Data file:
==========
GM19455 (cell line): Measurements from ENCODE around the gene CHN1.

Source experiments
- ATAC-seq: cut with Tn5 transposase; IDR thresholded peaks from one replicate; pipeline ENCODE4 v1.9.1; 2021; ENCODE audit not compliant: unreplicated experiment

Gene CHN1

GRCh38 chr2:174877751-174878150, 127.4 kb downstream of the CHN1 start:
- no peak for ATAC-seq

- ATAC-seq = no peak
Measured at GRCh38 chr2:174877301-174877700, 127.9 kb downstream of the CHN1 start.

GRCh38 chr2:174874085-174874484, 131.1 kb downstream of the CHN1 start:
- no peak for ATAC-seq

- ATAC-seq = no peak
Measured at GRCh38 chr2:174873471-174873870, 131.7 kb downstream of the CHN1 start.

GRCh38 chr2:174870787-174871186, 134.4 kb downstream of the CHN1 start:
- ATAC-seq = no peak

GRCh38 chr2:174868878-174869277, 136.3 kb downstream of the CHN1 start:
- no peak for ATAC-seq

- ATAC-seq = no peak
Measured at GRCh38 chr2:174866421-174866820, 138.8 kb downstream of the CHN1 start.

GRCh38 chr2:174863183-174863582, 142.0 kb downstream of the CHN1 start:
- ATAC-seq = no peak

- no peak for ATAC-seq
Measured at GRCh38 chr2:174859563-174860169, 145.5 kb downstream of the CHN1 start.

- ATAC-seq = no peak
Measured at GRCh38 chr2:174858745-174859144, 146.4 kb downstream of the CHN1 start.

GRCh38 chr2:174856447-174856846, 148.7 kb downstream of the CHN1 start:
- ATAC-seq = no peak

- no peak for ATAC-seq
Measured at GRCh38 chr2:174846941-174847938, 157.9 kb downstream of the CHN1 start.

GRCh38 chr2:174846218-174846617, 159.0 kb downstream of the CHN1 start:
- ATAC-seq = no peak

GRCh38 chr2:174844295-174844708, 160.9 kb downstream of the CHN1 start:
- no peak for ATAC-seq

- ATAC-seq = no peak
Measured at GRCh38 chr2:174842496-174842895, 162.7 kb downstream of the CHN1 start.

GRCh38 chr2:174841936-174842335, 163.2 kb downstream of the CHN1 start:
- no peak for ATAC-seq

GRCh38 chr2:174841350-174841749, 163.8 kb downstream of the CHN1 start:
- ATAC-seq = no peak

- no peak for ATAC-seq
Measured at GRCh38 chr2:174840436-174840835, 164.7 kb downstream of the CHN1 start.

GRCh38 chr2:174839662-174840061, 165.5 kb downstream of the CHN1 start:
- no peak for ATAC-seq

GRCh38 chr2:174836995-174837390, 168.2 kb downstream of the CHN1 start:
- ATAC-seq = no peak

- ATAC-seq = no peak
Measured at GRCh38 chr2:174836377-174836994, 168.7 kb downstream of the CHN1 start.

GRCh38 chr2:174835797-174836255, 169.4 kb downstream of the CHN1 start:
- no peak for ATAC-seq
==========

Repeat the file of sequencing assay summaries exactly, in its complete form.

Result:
GM19455 (cell line): Measurements from ENCODE around the gene CHN1.

Source experiments
- ATAC-seq: cut with Tn5 transposase; IDR thresholded peaks from one replicate; pipeline ENCODE4 v1.9.1; 2021; ENCODE audit not compliant: unreplicated experiment

Gene CHN1

GRCh38 chr2:174877751-174878150, 127.4 kb downstream of the CHN1 start:
- no peak for ATAC-seq

- ATAC-seq = no peak
Measured at GRCh38 chr2:174877301-174877700, 127.9 kb downstream of the CHN1 start.

GRCh38 chr2:174874085-174874484, 131.1 kb downstream of the CHN1 start:
- no peak for ATAC-seq

- ATAC-seq = no peak
Measured at GRCh38 chr2:174873471-174873870, 131.7 kb downstream of the CHN1 start.

GRCh38 chr2:174870787-174871186, 134.4 kb downstream of the CHN1 start:
- ATAC-seq = no peak

GRCh38 chr2:174868878-174869277, 136.3 kb downstream of the CHN1 start:
- no peak for ATAC-seq

- ATAC-seq = no peak
Measured at GRCh38 chr2:174866421-174866820, 138.8 kb downstream of the CHN1 start.

GRCh38 chr2:174863183-174863582, 142.0 kb downstream of the CHN1 start:
- ATAC-seq = no peak

- no peak for ATAC-seq
Measured at GRCh38 chr2:174859563-174860169, 145.5 kb downstream of the CHN1 start.

- ATAC-seq = no peak
Measured at GRCh38 chr2:174858745-174859144, 146.4 kb downstream of the CHN1 start.

GRCh38 chr2:174856447-174856846, 148.7 kb downstream of the CHN1 start:
- ATAC-seq = no peak

- no peak for ATAC-seq
Measured at GRCh38 chr2:174846941-174847938, 157.9 kb downstream of the CHN1 start.

GRCh38 chr2:174846218-174846617, 159.0 kb downstream of the CHN1 start:
- ATAC-seq = no peak

GRCh38 chr2:174844295-174844708, 160.9 kb downstream of the CHN1 start:
- no peak for ATAC-seq

- ATAC-seq = no peak
Measured at GRCh38 chr2:174842496-174842895, 162.7 kb downstream of the CHN1 start.

GRCh38 chr2:174841936-174842335, 163.2 kb downstream of the CHN1 start:
- no peak for ATAC-seq

GRCh38 chr2:174841350-174841749, 163.8 kb downstream of the CHN1 start:
- ATAC-seq = no peak

- no peak for ATAC-seq
Measured at GRCh38 chr2:174840436-174840835, 164.7 kb downstream of the CHN1 start.

GRCh38 chr2:174839662-174840061, 165.5 kb downstream of the CHN1 start:
- no peak for ATAC-seq

GRCh38 chr2:174836995-174837390, 168.2 kb downstream of the CHN1 start:
- ATAC-seq = no peak

- ATAC-seq = no peak
Measured at GRCh38 chr2:174836377-174836994, 168.7 kb downstream of the CHN1 start.

GRCh38 chr2:174835797-174836255, 169.4 kb downstream of the CHN1 start:
- no peak for ATAC-seq